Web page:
Winding through scenic forested land at the edge of Missoula, the Preserve also provides a shady place to get outside in a warming world. Its carefully designed trail system will provide exceptional recreational experiences close to where people live, which will promote non-motorized transportation and reduce emissions from vehicles as well as dependency on fossil fuels.

Planning with Vision

The Preserve balances land uses by conserving land with significant public access and natural resource values without reducing the availability of land that is suitable for meeting Missoula’s affordable housing needs. Missoula’s Growth Policy guides residential and commercial development inward where services and housing can be developed more economically and efficiently. The Growth Policy also recognizes that a primary, character-defining feature of Missoula is its connection with natural and scenic resources and that outdoor recreation is an essential part of the Missoula community’s character and way of life. The Preserve supports Missoula’s efforts to provide a safe and healthy quality of life for our growing community through accessible open space conservation and recreation programs on lands appropriate for conservation.

Community Support

Over the last five years, hundreds of Missoula residents, as well as dozens of businesses and partnering organizations and agencies, have celebrated and invested in the conservation of Mount Dean Stone. They’ve pulled weeds, designed and developed trails, shared their expertise, and contributed generously to this grassroots community effort. With their support, Five Valleys Land Trust facilitated the Mount Dean Stone Corridor proposal and brings $1.6 million dollars in matching funds to the project.


Mount Dean Stone Preserve Now Fully Open to the Public!

The trail connecting the upper and lower portions of the Mount Dean Stone Preserve has been completed and the entire Preserve is now open to the public! See the Mount Dean Stone Trails Map for all trails open on the Mount Dean Stone Preserve. This opens an additional 350 acres of Conservation Lands and a total of 6.33 miles of new non-motorized trails to the public. These new trails are open to both hikers and bikers. Please follow proper trail etiquette and respect other trail users while enjoying the Mount Dean Stone Preserve. Newly opened trails can be accessed from both the Sousa Trailhead on Spanish Peak Drive or the Barmeyer Trailhead on Pattee Canyon Drive. From the Sousa Trailhead to the highest point on the new trails is 4.52 miles and gains 1,900 feet in elevation. From the Barmeyer Trailhead to the high point is 5.16 miles and 2,340 feet in elevation gain.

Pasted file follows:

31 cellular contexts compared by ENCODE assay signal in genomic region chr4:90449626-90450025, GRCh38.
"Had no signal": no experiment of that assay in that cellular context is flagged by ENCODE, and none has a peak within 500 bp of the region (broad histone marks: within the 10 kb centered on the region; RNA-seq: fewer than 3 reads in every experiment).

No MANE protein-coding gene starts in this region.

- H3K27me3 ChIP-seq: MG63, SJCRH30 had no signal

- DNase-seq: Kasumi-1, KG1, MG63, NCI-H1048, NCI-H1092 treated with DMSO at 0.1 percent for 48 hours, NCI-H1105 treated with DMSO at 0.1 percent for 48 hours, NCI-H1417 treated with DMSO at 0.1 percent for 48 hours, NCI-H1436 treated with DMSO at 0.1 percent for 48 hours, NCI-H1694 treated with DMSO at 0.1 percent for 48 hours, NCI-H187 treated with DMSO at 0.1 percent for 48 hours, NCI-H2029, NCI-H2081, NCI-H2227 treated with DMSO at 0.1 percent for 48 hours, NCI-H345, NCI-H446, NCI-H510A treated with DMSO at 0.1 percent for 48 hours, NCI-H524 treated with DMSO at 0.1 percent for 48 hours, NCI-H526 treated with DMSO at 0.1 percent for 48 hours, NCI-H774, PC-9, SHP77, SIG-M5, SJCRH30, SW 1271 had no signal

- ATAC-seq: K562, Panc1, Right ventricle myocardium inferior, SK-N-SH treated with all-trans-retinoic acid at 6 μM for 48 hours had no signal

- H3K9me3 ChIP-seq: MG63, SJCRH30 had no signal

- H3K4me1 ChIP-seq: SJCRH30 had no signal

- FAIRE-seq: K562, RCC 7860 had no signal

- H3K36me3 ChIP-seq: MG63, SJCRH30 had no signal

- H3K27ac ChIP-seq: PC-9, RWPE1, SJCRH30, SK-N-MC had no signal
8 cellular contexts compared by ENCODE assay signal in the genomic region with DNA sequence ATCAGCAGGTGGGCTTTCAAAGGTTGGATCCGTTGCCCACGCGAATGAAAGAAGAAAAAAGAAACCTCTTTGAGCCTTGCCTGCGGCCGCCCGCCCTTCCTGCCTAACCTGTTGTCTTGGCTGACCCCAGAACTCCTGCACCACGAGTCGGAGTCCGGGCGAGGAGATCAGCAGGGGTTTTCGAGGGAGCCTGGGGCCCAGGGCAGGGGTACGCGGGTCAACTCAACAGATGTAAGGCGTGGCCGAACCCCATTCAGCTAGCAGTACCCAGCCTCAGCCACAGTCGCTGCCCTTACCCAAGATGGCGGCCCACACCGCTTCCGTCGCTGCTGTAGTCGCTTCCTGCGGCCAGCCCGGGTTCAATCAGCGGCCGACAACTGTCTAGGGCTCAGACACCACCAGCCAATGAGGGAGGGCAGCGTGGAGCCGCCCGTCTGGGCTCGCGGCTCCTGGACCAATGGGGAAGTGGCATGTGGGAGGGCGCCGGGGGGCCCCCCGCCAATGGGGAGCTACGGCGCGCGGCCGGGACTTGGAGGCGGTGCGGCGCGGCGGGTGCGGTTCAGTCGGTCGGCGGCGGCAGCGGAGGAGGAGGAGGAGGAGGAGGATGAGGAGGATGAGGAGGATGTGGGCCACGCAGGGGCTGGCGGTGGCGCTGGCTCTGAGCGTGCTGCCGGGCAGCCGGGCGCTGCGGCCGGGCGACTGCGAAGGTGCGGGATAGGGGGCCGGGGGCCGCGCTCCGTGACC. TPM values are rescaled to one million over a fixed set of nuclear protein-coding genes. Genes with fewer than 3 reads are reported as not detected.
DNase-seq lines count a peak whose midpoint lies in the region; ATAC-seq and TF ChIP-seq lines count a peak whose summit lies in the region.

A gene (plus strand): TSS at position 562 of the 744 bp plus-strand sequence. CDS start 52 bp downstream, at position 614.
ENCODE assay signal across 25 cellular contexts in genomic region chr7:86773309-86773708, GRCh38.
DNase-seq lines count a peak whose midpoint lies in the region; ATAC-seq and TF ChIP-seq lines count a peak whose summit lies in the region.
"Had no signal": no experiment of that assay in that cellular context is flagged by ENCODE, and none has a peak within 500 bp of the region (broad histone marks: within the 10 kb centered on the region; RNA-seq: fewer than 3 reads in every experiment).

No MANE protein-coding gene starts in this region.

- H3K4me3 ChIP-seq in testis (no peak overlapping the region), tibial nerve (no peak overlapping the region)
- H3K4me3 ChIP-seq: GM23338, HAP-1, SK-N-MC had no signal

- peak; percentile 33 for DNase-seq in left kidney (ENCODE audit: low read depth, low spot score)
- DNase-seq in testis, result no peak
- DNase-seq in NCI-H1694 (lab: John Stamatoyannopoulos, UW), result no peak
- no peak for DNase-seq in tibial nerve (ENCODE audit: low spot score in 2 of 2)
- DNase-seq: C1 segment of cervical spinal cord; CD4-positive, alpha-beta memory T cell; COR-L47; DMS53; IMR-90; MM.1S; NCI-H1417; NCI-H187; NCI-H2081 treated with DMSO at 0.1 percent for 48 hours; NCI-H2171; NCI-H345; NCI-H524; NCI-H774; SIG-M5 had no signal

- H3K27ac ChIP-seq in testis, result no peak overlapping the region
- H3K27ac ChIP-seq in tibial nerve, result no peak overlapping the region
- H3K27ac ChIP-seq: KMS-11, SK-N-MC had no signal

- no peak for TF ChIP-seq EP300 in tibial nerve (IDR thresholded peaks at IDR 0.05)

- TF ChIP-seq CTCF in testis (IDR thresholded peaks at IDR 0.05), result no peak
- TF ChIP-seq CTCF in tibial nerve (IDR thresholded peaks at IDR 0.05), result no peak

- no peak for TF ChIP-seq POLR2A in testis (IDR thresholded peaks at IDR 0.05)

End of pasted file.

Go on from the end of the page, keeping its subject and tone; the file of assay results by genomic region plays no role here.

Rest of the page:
The opening of these new trails follows the adoption of the Mount Dean Stone Preserve Recreation and Special Resource Management Plan on March 9, 2021. For more information on recreation management objectives and resource considerations for the Preserve, please refer to the full Management Plan in the documents section to the right.

Enjoy Missoula’s newest Conservation Lands and always remember to do your part to steward these special places by following all posted rules, staying on designated trails, and packing out all litter. Thank You!

Trailhead Access and Parking

Sousa Trailhead
The Sousa Trailhead is located on Spanish Peak Drive. If you plan to drive to the Sousa Trailhead, please access the trailhead via Whitaker and Dean Stone Drives. Parking is on-street only. Please park in the designated parking area which is south of the trailhead.

Barmeyer Trailhead
The Barmeyer Trailhead is located on Pattee Canyon Drive. A small gravel parking lot is available on the south side of Pattee Drive. The parking lot only accommodates 12 vehicles and there is no overflow parking.

Background on Missoula's Latest Open Space Acquisition

The Missoula City Council approved the purchase of 350 acres of open space land on Mount Dean Stone to provide a new publicly accessible recreational trail and protect scenic open space and wildlife habitat.

The Mount Dean Stone Preserve opens over five miles of new trail route on the south side of Missoula, above the South Hills Spur and the Barmeyer Trail. The Preserve promotes health, wellness, and social equity through the delivery of unparalleled recreational opportunities. Conserving these lands will help Missoula adapt to climate change and plan for sustainable growth that is responsive to community needs. In December 2020, the City Council approved spending $925,000 in Open Space funds to acquire the 350-acre Mount Dean Stone Preserve from Five Valleys Land Trust, which Five Valleys Land Trust will match with a $1.6 million-dollar contribution to the project.